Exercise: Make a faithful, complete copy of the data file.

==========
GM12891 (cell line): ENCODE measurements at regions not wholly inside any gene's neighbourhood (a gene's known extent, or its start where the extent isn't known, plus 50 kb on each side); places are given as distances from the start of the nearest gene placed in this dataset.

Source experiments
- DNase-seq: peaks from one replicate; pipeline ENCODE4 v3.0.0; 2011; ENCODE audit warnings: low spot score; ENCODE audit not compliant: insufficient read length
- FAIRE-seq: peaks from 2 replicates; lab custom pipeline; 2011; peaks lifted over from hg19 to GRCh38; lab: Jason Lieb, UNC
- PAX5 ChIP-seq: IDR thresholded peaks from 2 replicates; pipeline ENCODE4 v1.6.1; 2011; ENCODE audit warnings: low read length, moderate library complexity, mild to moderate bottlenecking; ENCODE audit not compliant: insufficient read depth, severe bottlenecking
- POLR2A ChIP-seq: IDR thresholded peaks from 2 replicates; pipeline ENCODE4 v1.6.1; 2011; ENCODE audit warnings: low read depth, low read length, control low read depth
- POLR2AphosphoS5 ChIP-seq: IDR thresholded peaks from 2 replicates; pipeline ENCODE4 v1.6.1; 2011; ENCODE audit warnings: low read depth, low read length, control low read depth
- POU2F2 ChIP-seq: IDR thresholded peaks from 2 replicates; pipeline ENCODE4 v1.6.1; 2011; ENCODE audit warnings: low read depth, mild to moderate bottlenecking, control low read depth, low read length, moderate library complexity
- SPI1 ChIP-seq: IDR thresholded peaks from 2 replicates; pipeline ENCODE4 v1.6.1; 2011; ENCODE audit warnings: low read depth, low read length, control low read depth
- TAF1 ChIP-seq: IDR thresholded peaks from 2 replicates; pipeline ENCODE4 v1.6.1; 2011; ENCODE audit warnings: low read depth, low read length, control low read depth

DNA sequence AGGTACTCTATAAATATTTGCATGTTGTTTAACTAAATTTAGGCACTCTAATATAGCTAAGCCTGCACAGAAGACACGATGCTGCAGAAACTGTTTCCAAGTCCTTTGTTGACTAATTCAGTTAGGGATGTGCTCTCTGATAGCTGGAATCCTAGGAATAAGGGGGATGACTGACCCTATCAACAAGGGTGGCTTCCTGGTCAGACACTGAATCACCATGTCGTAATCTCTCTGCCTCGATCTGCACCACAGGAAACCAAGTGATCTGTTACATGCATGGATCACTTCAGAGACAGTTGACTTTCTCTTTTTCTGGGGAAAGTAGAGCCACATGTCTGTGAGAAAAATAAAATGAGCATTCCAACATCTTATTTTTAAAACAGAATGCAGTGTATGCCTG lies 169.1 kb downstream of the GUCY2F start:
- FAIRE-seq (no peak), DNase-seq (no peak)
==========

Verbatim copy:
GM12891 (cell line): ENCODE measurements at regions not wholly inside any gene's neighbourhood (a gene's known extent, or its start where the extent isn't known, plus 50 kb on each side); places are given as distances from the start of the nearest gene placed in this dataset.

Source experiments
- DNase-seq: peaks from one replicate; pipeline ENCODE4 v3.0.0; 2011; ENCODE audit warnings: low spot score; ENCODE audit not compliant: insufficient read length
- FAIRE-seq: peaks from 2 replicates; lab custom pipeline; 2011; peaks lifted over from hg19 to GRCh38; lab: Jason Lieb, UNC
- PAX5 ChIP-seq: IDR thresholded peaks from 2 replicates; pipeline ENCODE4 v1.6.1; 2011; ENCODE audit warnings: low read length, moderate library complexity, mild to moderate bottlenecking; ENCODE audit not compliant: insufficient read depth, severe bottlenecking
- POLR2A ChIP-seq: IDR thresholded peaks from 2 replicates; pipeline ENCODE4 v1.6.1; 2011; ENCODE audit warnings: low read depth, low read length, control low read depth
- POLR2AphosphoS5 ChIP-seq: IDR thresholded peaks from 2 replicates; pipeline ENCODE4 v1.6.1; 2011; ENCODE audit warnings: low read depth, low read length, control low read depth
- POU2F2 ChIP-seq: IDR thresholded peaks from 2 replicates; pipeline ENCODE4 v1.6.1; 2011; ENCODE audit warnings: low read depth, mild to moderate bottlenecking, control low read depth, low read length, moderate library complexity
- SPI1 ChIP-seq: IDR thresholded peaks from 2 replicates; pipeline ENCODE4 v1.6.1; 2011; ENCODE audit warnings: low read depth, low read length, control low read depth
- TAF1 ChIP-seq: IDR thresholded peaks from 2 replicates; pipeline ENCODE4 v1.6.1; 2011; ENCODE audit warnings: low read depth, low read length, control low read depth

DNA sequence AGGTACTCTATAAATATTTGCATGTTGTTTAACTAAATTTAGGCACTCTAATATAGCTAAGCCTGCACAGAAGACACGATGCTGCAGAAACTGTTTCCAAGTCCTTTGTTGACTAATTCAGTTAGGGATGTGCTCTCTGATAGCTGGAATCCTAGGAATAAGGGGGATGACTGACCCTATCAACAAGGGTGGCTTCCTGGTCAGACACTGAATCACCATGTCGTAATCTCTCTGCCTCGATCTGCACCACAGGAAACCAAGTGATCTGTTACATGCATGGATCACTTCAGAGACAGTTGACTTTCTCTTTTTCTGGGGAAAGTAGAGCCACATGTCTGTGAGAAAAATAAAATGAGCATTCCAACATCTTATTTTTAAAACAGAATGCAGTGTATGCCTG lies 169.1 kb downstream of the GUCY2F start:
- FAIRE-seq (no peak), DNase-seq (no peak)